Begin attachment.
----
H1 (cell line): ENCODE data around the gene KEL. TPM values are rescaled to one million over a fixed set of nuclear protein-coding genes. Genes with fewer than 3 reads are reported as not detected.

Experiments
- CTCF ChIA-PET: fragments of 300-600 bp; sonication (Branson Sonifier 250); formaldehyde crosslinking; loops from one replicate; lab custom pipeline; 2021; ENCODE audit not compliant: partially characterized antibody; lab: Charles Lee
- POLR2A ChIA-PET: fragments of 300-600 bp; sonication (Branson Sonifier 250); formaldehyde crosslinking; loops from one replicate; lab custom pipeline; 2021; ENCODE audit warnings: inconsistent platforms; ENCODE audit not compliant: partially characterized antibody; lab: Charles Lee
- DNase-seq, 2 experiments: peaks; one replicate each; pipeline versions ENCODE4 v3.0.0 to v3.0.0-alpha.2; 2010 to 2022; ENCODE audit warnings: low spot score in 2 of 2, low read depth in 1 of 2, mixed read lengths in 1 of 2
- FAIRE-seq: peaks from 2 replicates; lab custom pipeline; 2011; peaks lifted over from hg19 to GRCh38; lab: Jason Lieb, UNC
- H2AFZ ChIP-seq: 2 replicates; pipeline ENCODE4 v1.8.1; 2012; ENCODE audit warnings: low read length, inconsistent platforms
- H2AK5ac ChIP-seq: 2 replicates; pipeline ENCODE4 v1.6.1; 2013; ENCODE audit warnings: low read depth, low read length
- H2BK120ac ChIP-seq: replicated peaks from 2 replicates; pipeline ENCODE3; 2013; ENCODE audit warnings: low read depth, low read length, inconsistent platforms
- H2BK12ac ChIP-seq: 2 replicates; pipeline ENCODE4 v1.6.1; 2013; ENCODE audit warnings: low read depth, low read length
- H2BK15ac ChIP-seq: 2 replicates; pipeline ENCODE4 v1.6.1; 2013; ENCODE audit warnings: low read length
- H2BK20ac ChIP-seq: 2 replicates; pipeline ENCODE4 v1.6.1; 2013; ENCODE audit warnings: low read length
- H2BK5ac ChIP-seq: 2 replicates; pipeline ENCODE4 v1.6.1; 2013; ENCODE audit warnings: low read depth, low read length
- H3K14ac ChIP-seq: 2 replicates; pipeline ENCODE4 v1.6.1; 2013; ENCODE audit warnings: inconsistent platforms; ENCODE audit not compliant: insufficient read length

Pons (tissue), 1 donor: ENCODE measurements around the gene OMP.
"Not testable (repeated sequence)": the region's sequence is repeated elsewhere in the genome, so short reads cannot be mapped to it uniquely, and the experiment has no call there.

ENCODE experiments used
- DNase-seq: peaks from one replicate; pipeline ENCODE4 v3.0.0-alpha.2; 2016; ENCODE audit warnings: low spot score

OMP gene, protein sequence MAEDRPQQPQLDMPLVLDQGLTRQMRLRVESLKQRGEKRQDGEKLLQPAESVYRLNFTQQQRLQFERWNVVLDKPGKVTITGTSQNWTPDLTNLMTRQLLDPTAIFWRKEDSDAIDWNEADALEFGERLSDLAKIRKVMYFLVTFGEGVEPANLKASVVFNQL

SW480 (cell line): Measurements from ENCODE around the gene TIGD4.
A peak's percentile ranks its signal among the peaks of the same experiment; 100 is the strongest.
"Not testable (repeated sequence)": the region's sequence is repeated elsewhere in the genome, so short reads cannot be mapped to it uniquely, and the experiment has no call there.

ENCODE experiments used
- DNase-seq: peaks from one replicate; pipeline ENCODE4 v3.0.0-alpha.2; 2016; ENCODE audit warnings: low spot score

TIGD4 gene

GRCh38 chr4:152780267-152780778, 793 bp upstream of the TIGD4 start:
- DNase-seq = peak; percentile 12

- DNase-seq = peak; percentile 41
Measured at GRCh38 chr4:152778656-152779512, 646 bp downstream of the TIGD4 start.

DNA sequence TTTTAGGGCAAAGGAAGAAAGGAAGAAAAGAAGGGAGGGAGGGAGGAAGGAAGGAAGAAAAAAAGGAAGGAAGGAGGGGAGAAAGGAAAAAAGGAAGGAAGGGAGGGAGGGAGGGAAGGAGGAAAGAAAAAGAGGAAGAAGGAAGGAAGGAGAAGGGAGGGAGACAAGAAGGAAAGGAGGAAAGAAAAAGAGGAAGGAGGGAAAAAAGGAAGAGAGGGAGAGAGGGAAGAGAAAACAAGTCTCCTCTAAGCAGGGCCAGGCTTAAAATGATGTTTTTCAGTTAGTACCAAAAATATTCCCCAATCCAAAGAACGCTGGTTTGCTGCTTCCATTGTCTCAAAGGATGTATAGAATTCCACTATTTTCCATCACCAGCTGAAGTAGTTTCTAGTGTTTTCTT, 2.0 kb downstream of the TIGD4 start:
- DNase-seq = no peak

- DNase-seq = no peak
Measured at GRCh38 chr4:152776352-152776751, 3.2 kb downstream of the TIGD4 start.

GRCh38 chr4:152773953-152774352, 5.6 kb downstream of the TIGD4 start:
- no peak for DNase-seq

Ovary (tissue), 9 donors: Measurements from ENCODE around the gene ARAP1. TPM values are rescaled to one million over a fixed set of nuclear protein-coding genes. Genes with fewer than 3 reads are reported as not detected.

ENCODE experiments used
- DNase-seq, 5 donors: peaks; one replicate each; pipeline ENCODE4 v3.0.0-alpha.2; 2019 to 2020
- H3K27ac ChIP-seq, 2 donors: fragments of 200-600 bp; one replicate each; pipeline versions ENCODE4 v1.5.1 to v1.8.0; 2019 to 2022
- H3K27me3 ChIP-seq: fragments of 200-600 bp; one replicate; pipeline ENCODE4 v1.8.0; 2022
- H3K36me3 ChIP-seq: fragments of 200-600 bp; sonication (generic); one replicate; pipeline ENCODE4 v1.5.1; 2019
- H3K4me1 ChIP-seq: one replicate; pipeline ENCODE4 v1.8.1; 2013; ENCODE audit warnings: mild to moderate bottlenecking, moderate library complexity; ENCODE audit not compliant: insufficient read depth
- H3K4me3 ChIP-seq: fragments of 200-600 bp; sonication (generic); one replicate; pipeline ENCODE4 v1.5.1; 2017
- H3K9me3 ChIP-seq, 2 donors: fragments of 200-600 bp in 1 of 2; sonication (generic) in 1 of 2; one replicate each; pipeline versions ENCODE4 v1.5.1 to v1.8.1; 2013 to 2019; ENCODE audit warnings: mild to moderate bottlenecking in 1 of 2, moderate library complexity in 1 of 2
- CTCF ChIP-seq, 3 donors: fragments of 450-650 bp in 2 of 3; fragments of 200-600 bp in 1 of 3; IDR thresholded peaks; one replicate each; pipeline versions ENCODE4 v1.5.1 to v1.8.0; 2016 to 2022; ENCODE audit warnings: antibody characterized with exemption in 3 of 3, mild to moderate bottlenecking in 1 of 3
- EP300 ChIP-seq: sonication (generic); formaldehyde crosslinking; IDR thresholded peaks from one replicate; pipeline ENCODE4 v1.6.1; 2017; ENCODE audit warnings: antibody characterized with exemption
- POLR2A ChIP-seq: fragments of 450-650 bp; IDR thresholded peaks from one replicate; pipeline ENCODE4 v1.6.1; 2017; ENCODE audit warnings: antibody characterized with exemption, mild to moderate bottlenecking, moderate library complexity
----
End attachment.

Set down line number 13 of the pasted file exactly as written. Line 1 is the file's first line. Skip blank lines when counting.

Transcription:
- H2BK5ac ChIP-seq: 2 replicates; pipeline ENCODE4 v1.6.1; 2013; ENCODE audit warnings: low read depth, low read length